Most levels provide backstory for each match in the form of pre-show mash-ups of original footage, text and gameplay, but the commentators also do a great job of filling in the blanks during each match. Unfortunately, they’re not so good at following the action, having pre-programmed dialogue that sometimes triggers before a move is even actioned.The worst moment was in freeplay mode when I had assigned my opponent to a human player, even though I was the only one playing, just to get a feel for the controls. I was mashing buttons trying to figure things out, but mostly running into the walls while good ol’ 2p stood stock still. The commentators however seemed to be watching a different game altogether, yelling “these two are going to town on each other!”. Yes, it could be taken ironically, but no, it didn’t come across that way.
But these are very small gripes with what is ultimately a structurally sound game. The character design is impeccable, with 2K’s well honed ability to render lifelike sweaty sportsman shining through, yet this goes beyond mere rendering. Each character’s gait, the way they hold themselves and their actions are all dramatically different, with an insane amount of detail put into recreating the tiny nuances that define these strong personalities.The way Andre carefully shambles around the arena for example, or The Rock sneaking in the odd showboating hand-raise between punches, even down to Rick Flare’s constant mid-game chatter, inaudible as it may be, as he tries to get in the mind of his opponent or smooth talk a member of the crowd. All these actions says a lot about the time and care put into each individual personality.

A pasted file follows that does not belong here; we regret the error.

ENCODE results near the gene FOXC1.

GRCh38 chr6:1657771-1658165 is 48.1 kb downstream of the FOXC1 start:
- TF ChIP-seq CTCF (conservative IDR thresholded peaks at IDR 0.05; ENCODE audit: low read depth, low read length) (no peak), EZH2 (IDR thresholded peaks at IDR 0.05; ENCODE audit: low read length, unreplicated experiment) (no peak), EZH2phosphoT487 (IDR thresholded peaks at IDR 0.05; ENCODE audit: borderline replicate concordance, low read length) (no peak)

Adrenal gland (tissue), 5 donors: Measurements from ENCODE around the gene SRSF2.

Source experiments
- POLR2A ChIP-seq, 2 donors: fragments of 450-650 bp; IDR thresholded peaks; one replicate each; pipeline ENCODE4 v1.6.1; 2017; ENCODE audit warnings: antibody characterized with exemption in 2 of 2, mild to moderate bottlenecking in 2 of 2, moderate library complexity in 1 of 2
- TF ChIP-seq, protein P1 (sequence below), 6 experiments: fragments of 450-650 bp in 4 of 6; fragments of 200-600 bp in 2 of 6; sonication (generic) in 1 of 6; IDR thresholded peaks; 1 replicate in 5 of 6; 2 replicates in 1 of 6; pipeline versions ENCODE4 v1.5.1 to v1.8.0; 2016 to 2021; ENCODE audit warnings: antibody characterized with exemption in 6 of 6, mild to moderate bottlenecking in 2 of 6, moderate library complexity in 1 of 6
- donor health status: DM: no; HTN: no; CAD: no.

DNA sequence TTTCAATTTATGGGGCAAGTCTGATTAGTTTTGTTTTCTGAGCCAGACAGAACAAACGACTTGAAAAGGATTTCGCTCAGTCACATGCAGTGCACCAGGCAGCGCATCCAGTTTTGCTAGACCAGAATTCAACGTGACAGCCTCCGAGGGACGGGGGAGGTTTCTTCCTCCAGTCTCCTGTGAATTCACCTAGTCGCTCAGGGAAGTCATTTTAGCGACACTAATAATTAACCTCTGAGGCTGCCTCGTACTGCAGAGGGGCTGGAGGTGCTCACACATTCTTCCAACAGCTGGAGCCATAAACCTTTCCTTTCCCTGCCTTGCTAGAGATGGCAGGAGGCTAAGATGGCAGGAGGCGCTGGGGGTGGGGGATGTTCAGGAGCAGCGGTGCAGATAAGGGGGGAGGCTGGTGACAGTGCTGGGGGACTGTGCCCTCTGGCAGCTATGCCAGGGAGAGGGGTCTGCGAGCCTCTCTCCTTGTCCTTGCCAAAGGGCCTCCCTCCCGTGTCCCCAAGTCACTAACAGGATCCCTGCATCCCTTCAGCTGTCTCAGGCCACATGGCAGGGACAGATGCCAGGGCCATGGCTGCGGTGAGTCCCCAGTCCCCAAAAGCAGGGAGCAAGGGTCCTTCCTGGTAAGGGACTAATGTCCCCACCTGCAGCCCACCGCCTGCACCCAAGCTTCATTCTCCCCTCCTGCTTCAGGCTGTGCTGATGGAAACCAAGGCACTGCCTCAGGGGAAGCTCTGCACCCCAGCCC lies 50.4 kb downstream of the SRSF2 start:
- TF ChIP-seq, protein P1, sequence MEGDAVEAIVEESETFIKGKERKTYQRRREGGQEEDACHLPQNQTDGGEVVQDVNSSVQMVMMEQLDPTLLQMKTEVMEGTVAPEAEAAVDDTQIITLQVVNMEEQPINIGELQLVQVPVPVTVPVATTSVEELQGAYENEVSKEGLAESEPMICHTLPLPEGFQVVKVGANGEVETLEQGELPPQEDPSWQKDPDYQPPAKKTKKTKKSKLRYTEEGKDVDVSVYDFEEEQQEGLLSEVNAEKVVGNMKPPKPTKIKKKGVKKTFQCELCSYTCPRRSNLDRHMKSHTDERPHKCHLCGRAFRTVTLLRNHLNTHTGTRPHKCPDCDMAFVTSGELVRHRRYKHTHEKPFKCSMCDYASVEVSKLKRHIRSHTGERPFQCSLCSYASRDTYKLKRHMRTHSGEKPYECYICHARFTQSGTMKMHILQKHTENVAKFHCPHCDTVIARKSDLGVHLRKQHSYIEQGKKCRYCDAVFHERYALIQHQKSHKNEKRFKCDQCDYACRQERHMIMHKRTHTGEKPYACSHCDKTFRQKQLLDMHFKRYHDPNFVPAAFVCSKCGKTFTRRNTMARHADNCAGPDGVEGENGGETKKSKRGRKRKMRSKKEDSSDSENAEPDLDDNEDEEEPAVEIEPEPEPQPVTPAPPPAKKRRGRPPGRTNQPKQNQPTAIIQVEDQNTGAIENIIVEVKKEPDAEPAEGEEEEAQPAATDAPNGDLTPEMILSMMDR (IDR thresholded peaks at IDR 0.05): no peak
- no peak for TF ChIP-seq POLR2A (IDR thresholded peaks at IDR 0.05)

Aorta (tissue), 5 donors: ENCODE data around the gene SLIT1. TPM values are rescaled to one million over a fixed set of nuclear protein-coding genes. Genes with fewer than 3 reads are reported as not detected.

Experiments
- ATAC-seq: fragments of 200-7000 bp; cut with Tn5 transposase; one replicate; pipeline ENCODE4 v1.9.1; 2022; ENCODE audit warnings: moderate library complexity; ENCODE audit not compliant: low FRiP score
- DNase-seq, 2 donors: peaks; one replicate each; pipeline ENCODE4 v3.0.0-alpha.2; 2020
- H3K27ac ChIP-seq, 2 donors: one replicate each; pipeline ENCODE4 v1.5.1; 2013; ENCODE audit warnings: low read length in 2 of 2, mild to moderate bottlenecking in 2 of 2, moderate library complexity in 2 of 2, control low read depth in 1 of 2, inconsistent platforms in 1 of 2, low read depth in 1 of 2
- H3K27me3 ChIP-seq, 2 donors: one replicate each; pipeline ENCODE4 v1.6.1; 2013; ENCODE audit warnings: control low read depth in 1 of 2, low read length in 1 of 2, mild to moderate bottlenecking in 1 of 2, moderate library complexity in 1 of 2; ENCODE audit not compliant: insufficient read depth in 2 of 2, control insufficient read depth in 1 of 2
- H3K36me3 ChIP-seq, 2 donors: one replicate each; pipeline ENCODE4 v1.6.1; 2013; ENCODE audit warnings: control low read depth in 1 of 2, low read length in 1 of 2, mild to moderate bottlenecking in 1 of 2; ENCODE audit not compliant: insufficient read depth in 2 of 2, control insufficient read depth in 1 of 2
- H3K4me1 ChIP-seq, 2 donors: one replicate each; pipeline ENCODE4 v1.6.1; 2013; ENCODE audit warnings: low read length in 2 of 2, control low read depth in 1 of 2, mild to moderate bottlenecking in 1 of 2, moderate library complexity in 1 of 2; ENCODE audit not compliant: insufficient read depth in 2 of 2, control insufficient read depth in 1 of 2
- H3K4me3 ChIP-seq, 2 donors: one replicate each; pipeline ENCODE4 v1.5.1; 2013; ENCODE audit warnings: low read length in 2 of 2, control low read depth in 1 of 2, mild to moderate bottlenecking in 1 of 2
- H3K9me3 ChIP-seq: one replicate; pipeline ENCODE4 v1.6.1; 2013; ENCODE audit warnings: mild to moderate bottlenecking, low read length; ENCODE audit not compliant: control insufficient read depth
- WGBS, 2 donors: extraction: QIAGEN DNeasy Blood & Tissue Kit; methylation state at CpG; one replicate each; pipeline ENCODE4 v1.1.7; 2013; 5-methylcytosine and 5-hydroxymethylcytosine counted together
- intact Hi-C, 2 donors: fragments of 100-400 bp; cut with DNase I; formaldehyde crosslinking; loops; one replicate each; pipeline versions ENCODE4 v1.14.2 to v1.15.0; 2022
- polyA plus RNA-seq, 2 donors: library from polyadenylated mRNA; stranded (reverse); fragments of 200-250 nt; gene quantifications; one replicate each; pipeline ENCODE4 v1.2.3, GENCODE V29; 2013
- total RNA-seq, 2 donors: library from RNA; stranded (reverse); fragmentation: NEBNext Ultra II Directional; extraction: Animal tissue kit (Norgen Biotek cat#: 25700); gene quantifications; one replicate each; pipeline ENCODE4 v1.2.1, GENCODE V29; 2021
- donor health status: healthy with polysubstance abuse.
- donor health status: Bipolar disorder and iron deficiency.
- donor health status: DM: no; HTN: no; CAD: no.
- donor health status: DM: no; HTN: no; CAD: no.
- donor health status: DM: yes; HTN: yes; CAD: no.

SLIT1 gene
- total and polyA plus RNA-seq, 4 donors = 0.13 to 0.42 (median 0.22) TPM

On top of this, the character creation tool is as in depth and thorough as it’s ever been, with creation enthusiasts being able to spend days tweaking their ultimate superstar to make him or her just right. Not only can you customise your character in great detail, you can even painstakingly customise their arena entry, working out when fireworks will go off, choosing music from your own music library and even pinpointing when they will do what action where etc etc.
A nice new addition to WW2k14 is the introduction of special abilities, giving individual characters a certain edge in different situations. For example, assigning “Ring Escape” to a character will allow players to roll out of the ring, even when dazed, providing a quick escape from an otherwise deadly situation. Utilising “Comeback”, on the other hand, triggers a “quicktime-off” of sorts, giving the controlling player a chance to get back in the game if things are looking dire. These abilities work both in the favour of new players, who haven’t quite mastered the essential timing of reversals – giving them a chance to break up what could otherwise be a painfully long beat down – as well as for seasoned players, who can use the functions more strategically to their advantage.
Despite its steep learning curve (and the odd unresponsive button mash) WWE 2K14 comes as a welcome addition to the already huge array of wrestling games on offer. It has as much personality and flare as you’d hope to find in a wrestling game, as well as offering a large amount of single player/multiplayer content to keep any wrestling fan happy, no matter what their play style. More than anything, WWE 2K14 signals a changing of the guard. Much like The Rock eclipsed Hulk Hogan at the famous Wrestlemania 18, 2K Sports has stepped into the ring and delivered one of the most exciting wrestling games to date. The incredibly large roster, the generation spanning campaign, and the extremely customisable gameplay all work together to make WWE 2K14 the undisputed intercontinental champion of the digital wrestling world.
Large Roster of Characters | "30 Years of Wrestlemania" Campaign | Impeccable character design | Captures the true feeling of the WWE
Steep learning curve | Repetitive commentary | Buttons not always responsive